We experience anger when our unrealistic demands are not met. Although we may not realize that we have these demands, we'll usually be stuck in our anger as long as the unrealistic demand remains.
Albert Ellis, Ph.D., a New York clinical psychologist, describes how unrealistic thinking produces distress in many of his books, one of which is, Anger: How to Live With and Without It. The chart below illustrates the principles.
Our mind usually conceptualizes its demands as "shoulds," which are translated as "musts." Some typical demands (or "shoulds") include: "I must be perfect;" "You must love me all of the time;" "The world must treat me fairly;" "Things must be easy;" and "You must act like I want you to;" etc. Dr. Ellis describes this type of demanding thinking as "masturbating."
Whenever events happen differently than we have expected, we'll find ourselves getting angry (or maybe even enraged). It's hard for us to admit that our unrealistic demands aren't true, especially when others agree with our opinions.
Thus, demands that aren’t met lead us to feel intense anger (or rage); and this usually leads to ineffective action like attacking, defending, or retreating. We may even hurt ourselves, by hitting something, losing sleep, or overeating, or developing a stomach ache. This usually interferes with our being able to make a considerate and respectful response.
Unmet desires lead to less intense distress (for example, disappointment, sadness, irritation, frustration, and/or concern). The mind can state these desirable "shoulds" as wishes like: "I wish I'll do well, but I can tolerate not being perfect;" "I wish things were different;" "I like it when you care for me;" "I wish the world were fairer, but I know injustice exists all around and I'll work toward making things fairer;" "I don't like the mess in the living room and I want to talk with you about cleaning it up before the party;" etc.
As we restate our demands as desires, we experience less emotional distress. This allows our mind to create a more effective response.
A third and final way to think about a situation involves predicting what "should" happen as it relates to the idea of what probably will happen (or, in fact, what has already happened) because the conditions have been met to produce the action. A significant portion of frustration results from being unwilling to face the reality about ourselves, other people, or the world. We continue to upset ourselves in various ways, including: guilt when we aren’t perfect; sadness when others don’t sufficiently care for us; disillusionment when situations aren’t fair; irritation when we don’t have enough money; judgmental when people continue their bad habits in spite of being asked to give them up; etc.
When we become more accepting of the predictable (or actual) reality, we will become less distressed. This, however, doesn't mean that we'll be happy about these events. But hopefully, by being more resigned to reality, we can focus our energy constructively by asserting ourselves and inviting others to change. If this change doesn't occur, we can better focus our energy on adapting the best we can, and remaining free of unnecessary anger. By staying calm, we'll also feel healthier and sleep better.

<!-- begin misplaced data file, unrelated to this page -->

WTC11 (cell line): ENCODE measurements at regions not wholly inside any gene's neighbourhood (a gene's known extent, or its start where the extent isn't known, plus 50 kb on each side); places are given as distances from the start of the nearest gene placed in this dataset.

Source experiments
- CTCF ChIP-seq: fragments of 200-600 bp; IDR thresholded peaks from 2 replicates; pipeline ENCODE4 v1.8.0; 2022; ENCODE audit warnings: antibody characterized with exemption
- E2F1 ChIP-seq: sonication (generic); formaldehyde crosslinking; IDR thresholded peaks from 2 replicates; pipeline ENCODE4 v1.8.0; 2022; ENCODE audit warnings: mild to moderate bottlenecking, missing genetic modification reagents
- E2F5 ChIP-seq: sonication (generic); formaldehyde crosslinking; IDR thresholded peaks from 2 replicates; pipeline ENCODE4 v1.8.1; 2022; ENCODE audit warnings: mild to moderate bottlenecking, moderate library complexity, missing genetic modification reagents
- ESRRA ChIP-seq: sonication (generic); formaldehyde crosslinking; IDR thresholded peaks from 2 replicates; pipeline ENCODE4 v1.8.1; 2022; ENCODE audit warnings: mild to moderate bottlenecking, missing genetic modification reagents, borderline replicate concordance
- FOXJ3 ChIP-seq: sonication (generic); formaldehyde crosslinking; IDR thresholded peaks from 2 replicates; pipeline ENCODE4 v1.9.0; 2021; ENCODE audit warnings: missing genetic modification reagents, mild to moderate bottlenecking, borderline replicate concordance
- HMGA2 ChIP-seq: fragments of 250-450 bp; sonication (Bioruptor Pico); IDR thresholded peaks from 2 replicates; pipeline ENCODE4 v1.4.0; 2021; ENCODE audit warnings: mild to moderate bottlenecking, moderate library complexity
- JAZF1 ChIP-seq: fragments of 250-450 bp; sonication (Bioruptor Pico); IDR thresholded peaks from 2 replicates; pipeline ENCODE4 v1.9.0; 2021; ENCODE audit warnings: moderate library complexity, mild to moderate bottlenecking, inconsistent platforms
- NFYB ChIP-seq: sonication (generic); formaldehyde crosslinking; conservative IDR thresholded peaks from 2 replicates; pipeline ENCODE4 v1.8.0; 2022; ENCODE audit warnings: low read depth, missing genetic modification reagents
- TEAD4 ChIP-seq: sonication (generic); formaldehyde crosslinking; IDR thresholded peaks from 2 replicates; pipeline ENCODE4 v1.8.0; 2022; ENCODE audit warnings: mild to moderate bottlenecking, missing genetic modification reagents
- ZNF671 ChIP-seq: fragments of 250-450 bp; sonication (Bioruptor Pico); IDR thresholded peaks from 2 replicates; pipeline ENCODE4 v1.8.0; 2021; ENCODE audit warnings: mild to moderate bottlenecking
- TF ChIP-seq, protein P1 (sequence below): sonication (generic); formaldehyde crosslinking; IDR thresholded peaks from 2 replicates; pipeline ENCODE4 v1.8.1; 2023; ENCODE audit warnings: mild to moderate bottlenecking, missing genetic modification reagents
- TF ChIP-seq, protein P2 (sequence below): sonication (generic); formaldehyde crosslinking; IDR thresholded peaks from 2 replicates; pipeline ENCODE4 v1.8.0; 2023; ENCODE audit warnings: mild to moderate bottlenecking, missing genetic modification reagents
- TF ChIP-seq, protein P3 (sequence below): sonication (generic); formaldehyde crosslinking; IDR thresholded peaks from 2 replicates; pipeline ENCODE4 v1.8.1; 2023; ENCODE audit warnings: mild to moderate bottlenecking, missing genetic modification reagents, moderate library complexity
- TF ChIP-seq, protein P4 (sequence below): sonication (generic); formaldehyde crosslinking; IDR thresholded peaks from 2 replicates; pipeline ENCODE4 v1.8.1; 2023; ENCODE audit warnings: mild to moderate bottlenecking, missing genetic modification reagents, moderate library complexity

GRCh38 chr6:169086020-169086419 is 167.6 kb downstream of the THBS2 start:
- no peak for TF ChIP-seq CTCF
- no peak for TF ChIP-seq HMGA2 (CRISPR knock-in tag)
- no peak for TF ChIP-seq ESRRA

For example, suppose Sam, your boyfriend, has agreed to pick you up at 6 o'clock to go to dinner and then to a movie. It is now 7 o'clock and he's not arrived. You might naturally think "He should be on time." Your mind may be translating this, "He must be on time; and if he's running late then he must call." In that case, you might not only be angry but you might have a miserable evening no matter what Sam's excuse is. Alternatively, and more realistically, you might think, "I don't like Sam being late, and I wish he would call when he's running late.
I will talk to him about it. I guess we'll change our plans." In this case, you might be frustrated and irritated; but you'd be calmer when he arrived. You'd be better able to discuss your feelings and adjust your plans and have an enjoyable evening. A third possible way to translate "He should be on time" is: "Since Sam is late, there must be conditions that lead to his being late. Depending on what those conditions are will depend on how we resolve this now and/or in the future." In this case, you'd be much more open to accepting reality and negotiating a solution for now and discussing possible choices for the future.
In summary, when we become angry, we expect that things "must" be different than they actually are. To lessen the intensity of anger so we can choose a more effective response, we can give up our demands, acknowledge our desires and set our expectations in line with reality. In this calmer state of mind we can consider what the most constructive reaction is to the situation.